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On Hell or: is Plato There?

Americans are much less sure of the existence of Hell than of Heaven. Hopefully this is because they have had such glimpses of the Divine that Hell seem fuzzy to them. There seems, however, some chance that it is because they have become too nice to believe anyone is in Hell.In chatting with regular . . . . Continue Reading »

A Giver of Rings

Beowulf contains a great many lessons relevant to daily living. First, don’t go to sleep near the hero or the monster will eat you. Second, after you kill a monster don’t go to sleep before knowing whether the monster has a mother bent on vengeance. If you don’t take care, she . . . . Continue Reading »

25 Favorite Short Stories

In his Devil’s Dictionary, Ambrose Bierce defined a novel as “a short story padded.” This is an all too apt description. The inability to prune a story to its essential story is an unfortunate quality shared by many modern writers and the primary reason that bookshelves are filled with . . . . Continue Reading »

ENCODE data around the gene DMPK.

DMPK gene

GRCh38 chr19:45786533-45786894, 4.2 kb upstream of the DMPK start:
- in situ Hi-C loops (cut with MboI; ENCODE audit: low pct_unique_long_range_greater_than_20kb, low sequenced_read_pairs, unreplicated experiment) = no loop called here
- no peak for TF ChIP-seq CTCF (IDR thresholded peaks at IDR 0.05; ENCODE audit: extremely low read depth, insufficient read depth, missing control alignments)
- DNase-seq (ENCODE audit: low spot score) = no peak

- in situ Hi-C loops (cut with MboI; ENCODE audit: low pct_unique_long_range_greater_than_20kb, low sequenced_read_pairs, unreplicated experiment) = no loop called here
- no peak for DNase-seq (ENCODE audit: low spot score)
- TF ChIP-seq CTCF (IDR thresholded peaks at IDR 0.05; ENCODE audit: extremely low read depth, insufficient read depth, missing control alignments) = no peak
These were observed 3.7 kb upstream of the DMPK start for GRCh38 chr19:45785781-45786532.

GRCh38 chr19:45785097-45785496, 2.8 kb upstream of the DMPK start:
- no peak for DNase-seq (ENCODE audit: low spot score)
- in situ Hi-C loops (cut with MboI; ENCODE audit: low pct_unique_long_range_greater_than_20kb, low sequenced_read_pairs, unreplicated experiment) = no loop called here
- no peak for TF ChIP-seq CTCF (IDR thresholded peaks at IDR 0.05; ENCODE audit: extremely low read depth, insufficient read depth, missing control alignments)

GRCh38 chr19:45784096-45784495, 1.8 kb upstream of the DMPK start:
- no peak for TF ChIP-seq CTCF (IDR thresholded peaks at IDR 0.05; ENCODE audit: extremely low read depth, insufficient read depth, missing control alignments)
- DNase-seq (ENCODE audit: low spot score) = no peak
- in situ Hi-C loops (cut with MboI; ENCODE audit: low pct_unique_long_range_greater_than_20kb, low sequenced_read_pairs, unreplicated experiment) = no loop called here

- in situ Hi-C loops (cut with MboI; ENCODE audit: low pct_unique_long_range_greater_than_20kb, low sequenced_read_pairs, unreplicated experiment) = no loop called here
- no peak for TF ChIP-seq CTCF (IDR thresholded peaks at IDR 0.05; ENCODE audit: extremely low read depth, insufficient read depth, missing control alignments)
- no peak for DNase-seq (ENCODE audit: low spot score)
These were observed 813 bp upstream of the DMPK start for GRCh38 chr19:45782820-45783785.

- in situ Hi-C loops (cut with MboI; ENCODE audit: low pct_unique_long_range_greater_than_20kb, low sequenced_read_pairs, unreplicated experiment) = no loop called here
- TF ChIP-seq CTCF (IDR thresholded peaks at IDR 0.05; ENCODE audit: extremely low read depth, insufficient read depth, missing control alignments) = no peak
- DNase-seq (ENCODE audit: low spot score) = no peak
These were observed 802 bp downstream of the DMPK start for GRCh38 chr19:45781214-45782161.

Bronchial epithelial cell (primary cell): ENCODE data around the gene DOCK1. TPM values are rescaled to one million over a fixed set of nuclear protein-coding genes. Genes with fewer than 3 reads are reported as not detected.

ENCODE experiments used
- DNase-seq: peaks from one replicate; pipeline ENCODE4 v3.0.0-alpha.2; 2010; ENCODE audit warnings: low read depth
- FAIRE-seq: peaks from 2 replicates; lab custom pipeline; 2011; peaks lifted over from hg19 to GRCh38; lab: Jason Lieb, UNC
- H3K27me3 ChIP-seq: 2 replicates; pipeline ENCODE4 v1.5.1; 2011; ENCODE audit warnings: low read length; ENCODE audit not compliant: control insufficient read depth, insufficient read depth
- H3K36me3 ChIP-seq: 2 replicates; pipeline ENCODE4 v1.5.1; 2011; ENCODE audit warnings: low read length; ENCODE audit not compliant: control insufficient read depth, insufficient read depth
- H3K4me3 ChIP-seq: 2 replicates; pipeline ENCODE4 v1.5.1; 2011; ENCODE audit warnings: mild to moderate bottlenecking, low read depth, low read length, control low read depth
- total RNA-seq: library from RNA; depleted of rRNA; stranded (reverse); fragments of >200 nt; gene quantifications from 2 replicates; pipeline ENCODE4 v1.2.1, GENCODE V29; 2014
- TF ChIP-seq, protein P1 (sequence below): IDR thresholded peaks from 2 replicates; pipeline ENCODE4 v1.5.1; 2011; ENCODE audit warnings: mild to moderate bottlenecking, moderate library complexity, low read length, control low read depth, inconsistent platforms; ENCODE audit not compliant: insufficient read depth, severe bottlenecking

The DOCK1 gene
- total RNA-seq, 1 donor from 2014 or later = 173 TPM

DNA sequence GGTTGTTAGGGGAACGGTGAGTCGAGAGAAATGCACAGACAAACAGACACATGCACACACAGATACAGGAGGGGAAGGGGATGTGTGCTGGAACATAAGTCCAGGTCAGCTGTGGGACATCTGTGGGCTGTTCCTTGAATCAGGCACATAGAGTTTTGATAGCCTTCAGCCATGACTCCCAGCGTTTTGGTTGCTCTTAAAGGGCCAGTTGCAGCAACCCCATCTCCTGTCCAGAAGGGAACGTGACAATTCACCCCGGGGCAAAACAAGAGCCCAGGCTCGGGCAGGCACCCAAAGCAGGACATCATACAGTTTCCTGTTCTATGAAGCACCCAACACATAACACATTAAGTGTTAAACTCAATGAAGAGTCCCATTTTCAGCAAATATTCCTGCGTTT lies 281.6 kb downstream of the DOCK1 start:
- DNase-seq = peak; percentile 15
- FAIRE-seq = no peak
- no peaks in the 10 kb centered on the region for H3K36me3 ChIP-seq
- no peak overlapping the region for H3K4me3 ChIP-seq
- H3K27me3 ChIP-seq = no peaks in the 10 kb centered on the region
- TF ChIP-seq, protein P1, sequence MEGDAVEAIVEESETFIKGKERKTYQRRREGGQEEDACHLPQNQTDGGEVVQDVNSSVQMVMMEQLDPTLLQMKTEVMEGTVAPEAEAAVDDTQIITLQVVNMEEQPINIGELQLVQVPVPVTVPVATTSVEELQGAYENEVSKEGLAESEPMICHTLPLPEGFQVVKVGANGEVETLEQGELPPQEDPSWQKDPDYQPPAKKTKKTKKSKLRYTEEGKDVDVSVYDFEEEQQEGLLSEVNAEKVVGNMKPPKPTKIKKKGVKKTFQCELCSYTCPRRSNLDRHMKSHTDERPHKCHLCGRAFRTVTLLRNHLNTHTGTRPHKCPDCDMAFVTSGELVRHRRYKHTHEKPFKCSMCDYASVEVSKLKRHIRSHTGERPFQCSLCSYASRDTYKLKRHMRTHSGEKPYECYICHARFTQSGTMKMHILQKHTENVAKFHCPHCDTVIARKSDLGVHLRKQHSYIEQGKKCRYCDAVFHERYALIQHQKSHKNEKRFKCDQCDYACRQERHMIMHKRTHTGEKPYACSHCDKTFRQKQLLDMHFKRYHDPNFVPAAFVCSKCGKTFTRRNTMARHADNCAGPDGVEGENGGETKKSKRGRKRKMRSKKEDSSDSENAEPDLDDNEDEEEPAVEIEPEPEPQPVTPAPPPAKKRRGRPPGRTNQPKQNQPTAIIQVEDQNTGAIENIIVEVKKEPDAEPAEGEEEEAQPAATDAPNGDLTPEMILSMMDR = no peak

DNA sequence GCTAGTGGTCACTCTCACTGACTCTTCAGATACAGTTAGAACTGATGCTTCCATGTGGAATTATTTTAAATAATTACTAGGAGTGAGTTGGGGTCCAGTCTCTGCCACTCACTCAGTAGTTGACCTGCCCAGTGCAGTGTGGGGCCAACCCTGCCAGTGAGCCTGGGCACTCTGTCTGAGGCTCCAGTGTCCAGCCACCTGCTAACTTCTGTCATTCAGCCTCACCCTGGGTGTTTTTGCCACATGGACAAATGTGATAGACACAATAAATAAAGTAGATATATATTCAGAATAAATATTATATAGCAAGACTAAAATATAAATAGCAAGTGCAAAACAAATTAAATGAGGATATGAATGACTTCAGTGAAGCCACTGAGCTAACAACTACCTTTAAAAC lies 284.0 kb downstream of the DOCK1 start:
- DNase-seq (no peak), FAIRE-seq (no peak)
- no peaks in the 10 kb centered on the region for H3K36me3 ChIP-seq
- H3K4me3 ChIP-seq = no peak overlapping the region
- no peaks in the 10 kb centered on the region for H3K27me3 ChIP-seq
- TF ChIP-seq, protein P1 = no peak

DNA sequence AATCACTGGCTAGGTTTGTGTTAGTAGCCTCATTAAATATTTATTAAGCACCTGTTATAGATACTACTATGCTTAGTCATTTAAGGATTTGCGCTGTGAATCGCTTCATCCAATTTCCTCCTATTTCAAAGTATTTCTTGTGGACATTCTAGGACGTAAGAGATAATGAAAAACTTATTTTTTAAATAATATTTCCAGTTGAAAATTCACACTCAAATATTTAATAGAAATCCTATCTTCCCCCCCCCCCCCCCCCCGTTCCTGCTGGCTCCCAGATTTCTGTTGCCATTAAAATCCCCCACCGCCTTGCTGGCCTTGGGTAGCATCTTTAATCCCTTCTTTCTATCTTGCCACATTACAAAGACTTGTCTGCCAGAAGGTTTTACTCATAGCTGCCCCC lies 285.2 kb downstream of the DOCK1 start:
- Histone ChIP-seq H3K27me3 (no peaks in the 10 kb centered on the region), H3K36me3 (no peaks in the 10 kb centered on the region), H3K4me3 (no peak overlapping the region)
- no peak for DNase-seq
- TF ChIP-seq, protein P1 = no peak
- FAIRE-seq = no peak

Tolstoy and Dostoevsky
(and Christ)

I have had this experience three times now, on three different occasions, in admittedly similar circumstances, but not similar enough to explain the coincidence: I am speaking from a podium to a fairly large audience on the topics of—to put it broadly—evil, suffering, and God; I have been talking for several minutes about Ivan Karamazov, and about things I have written on Dostoevsky, to what seems general approbation; then, for some reason or other, I happen to remark that, considered purely as an artist, Dostoevsky is immeasurably inferior to Tolstoy; at this, a single pained gasp of incredulity breaks out … Continue Reading »

Children’s Books, Lost and Found

Sometimes a book is in the canon of children’s literature just because the writing is so good. Kenneth Grahame’s Wind in the Willows, for instance, stands as the perfection of its kind: a prose of greeny gold, of summer recollected in autumn’s light. Rudyard Kipling, too, has the perfect sort . . . . Continue Reading »

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